The UN High Commissioner for Refugees has long warned that refugees and migrants will continue to resort to paying smugglers to transport them on unsafe boats, often piling more than 50 or 60 refugees at a time into small dinghies or wooden boats. For this, the smugglers charge at least 1,000 euros per person, turning a human trafficking tragedy into a profitable business. When the weather grew worse and refugees began to doubt whether they should try to cross the Aegean, the UHCR said, smugglers offered discounts for the journey on dinghies that many refugees refer to as the “death boats”.
“They don’t care if I die,” Abdul wrote. “No matter if I die or cross the sea, to them, I equal 1,000 euros.”
The journey for refugees traveling to Western Europe has settled into a repetitive pattern: flee poverty or war, risk drowning at sea in unsafe boats, avoid violence and imprisonment while crossing through the interchangeable borders, arrive in a country where a once warm welcome has since been replaced by rising hostility. Refugee after refugee has followed that sequence, and little has been done by EU leaders to protect and support these people, making reports of yet another drowning, or yet another violent clash, all too commonplace and, worse, expected.
Abdul said the route laid out before him and taken by so many others is the only viable option left to escape the violence at home. His once “beautiful” life with his family in Syria changed as the shelling and bombing began. While Abdul was training to become a doctor, Bashar al-Assad’s forces imprisoned many of the friends he studied alongside, and as the conflict worsened, he was forced to flee his home country.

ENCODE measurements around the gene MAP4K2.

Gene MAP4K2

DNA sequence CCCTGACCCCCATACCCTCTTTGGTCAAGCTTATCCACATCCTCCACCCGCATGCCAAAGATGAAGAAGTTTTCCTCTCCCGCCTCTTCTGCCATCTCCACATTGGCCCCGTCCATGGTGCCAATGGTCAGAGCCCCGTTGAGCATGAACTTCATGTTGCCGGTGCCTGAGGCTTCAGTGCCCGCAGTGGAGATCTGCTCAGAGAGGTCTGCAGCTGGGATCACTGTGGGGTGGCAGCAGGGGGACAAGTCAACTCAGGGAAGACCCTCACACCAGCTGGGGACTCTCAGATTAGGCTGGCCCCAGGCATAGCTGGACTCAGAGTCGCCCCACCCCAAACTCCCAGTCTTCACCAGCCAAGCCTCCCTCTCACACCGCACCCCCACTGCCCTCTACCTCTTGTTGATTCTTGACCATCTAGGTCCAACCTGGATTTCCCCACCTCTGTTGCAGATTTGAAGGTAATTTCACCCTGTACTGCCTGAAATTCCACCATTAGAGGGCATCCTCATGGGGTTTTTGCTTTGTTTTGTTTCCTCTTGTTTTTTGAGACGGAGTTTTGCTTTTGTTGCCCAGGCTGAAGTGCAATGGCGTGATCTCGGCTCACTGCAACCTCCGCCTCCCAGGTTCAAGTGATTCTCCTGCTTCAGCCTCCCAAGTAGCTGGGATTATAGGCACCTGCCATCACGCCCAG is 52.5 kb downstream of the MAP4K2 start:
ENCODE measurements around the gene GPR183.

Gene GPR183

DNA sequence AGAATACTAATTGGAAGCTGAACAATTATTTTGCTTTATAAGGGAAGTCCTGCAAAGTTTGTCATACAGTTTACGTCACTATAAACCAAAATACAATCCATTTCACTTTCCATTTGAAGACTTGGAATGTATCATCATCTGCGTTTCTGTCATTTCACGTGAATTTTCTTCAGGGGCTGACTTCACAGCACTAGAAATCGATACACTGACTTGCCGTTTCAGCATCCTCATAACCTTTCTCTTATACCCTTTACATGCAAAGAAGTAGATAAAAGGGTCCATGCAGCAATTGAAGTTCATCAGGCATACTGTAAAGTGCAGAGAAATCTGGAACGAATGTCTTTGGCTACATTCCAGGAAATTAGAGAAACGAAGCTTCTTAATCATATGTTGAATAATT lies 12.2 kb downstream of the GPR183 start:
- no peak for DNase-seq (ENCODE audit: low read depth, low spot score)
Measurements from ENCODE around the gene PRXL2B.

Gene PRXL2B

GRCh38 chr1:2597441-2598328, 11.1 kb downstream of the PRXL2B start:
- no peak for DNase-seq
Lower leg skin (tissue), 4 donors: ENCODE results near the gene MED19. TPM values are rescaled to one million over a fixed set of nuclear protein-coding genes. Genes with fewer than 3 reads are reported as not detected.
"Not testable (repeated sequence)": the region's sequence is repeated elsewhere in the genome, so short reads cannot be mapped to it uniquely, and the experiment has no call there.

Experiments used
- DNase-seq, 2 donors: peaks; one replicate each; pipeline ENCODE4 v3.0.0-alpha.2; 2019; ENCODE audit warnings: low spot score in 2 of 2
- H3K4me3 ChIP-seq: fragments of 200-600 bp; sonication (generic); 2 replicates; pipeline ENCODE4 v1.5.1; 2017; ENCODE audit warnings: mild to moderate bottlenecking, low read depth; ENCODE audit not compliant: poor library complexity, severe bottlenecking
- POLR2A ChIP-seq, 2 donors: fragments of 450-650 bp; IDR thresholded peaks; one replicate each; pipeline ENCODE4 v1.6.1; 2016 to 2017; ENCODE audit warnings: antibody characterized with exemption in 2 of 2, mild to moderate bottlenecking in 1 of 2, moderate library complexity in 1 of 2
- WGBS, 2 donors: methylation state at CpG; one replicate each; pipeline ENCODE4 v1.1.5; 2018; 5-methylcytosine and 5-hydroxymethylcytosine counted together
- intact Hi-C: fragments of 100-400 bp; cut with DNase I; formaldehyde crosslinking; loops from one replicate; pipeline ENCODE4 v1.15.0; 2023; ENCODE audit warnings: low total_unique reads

“All I cared about was my study, and thinking about my future,” Abdul wrote. “I dream of becoming a skillful doctor like my mother. The bombing made studying for that difficult. I was in fear all the time, for my family and myself.”
On the day politicians began to declare bans on refugees entering their countries in the wake of the Paris terrorist attacks, Abdul was sitting on that sinking boat in the Aegean watching people around him drown – people fleeing the very same violence inflicted on the Parisians that tragic night. But for Abdul, the risks he has taken to escape that violence were nothing compared to living through it day after day in Syria.
“We couldn’t do anything in Syria as civilians,” he wrote. “All we could do was watch people around us die and wait for our turn to die.”
Abdul’s been slower to reply on WhatsApp in recent weeks as he tries to find work so he can afford the journey to his dream country: England. He doesn’t know when he’ll next try crossing the sea again, but suspects he will need to wait for better weather, and for when he’s saved enough to pay the smugglers’ fee again. Yesterday, he changed his WhatApp photo to some Arabic text.
“What does your new profile photo say?” I asked.
“Haha, oh that,” he replied. “It says: ‘you will adore work pressure when you try unemployed boredom’. I have to go now, but I’ll talk to you tomorrow.”